Jack Bennett Tax Consultant

What should you do to ensure you are prepared for the tax year-end?

With just 41 days till Year-End, following on from our latest webinar, Tax Consultant, Jack Bennett, discusses two main points you should consider in making certain that your tax affairs are in order prior to the year-end. 

What should I do?

Maximising Tax Allowances

One way of making sure your tax exposure is minimised is by using your available tax allowances. If you don’t take advantage of them prior to the year-end, then they are lost – it is not possible to carry over many tax allowances from one year to the next.

If you are a shareholder or director of a company, look to take advantage of your 0% tax allowances.

Every person has a personal tax allowance of £12,570 along with a dividend allowance of £2,000 which are taxable at 0%, add to that the basic rate band of £35,700, then the total income becomes £50,270.

Due to lower dividend tax rates, in this example, a shareholder can receive just over £50,000 and only pay around £2,700 personal tax. Even if you don’t require funds in that year, it’s still advisable to declare the dividend for the full amount. This is because this will build up the loan account meaning a shareholder can draw down tax-free in the future. 

These low tax rates are also available to other family members, but make sure you take appropriate advice in order to make sure the whole family is benefitting from their tax allowances.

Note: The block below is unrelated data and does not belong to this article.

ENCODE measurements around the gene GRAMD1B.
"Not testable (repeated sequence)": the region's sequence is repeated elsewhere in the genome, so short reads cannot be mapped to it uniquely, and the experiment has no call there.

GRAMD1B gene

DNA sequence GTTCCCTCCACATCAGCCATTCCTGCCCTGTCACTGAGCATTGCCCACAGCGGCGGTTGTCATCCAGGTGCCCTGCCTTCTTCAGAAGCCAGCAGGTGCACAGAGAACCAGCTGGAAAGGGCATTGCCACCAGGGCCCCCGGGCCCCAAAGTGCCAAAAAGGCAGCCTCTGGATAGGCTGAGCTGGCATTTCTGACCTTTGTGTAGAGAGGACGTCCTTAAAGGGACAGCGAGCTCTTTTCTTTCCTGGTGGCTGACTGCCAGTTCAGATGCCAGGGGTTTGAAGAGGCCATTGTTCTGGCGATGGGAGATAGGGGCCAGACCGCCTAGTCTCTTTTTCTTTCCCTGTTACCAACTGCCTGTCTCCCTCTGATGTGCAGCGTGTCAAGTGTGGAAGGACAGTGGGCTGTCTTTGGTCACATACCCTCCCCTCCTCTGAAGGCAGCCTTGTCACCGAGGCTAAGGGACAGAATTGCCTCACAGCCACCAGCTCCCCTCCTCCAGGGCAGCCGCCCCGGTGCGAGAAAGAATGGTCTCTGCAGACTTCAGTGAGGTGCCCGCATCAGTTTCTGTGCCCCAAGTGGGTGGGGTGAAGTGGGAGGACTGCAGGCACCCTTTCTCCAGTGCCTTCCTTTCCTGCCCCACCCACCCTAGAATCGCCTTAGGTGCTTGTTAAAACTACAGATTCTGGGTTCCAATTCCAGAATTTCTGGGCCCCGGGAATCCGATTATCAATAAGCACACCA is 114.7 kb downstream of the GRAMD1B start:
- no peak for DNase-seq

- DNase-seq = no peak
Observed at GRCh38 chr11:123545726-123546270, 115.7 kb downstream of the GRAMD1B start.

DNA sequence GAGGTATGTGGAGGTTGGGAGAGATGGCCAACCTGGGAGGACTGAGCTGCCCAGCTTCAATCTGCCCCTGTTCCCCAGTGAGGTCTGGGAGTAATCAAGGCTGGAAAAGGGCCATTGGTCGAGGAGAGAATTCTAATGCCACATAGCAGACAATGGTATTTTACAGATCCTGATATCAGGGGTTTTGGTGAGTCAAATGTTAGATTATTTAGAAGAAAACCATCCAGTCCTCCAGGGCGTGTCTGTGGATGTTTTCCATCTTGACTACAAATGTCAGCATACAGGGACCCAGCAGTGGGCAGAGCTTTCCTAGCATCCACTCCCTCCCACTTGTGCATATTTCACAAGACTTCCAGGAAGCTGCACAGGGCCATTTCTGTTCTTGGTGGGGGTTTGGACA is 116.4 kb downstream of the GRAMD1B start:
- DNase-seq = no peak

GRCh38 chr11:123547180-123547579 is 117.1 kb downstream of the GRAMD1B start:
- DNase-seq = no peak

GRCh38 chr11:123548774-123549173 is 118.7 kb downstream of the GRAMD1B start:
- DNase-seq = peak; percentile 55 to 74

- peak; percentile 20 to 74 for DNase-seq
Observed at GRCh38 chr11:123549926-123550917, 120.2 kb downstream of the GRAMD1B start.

Interest Allowances

Another area that should be looked at, is interest received on loans. A company can pay interest on loans provided by shareholders or directors so long as there is a formal loan agreement in place which charges a fair market rate of interest. 

The interest is then tax-deductible for the company and goes against the corporation tax profits and it can be tax-free in the hands of the shareholder, by looking at:

Personal savings allowance – this is a tax-free allowance for interest income that attracts a 0% tax rate. If you are a basic rate taxpayer (up to £50,270), your personal savings allowance is £1000. For higher rate taxpayers that reduces to £500. There is no personal savings allowance for additional rate taxpayers. 

Starting rate for savings – this gives tax-free interest income up to £5000, as long as other income is less than £17,570. The key to this is that this other income does not include dividend income. So, in a typical scenario, a director may be taking a small salary that is significantly lower than the £17,570 threshold for other income. 

Once these two allowances are combined, directors could have a savings income of up to £6,000 with a 0% rate of tax for them and tax-deductible for their company – a win win!  

So, if you are a director and you haven’t already set up loan agreements, consider putting these in place so that you can charge interest on your directors’ loan account. Interest is usually then declared on an annual or quarterly basis and will be included in your income for that year.    

As always you should take advice from your tax advisers when considering any changes to your tax affairs.

For more information on how we could help you and your business, contact us at info@oldfieldadvisory.com or call 02476673160.

Please note: This article is provided for information only and was correct as at time of writing (23/02/22). Any lists and details provided above are not exhaustive and are not intended to be full and complete guidance.  No action should be taken without consulting detailed legislation or seeking independent professional advice. Therefore no responsibility for loss occasioned by any person acting or refraining from action as a result of the material contained in this article can be accepted.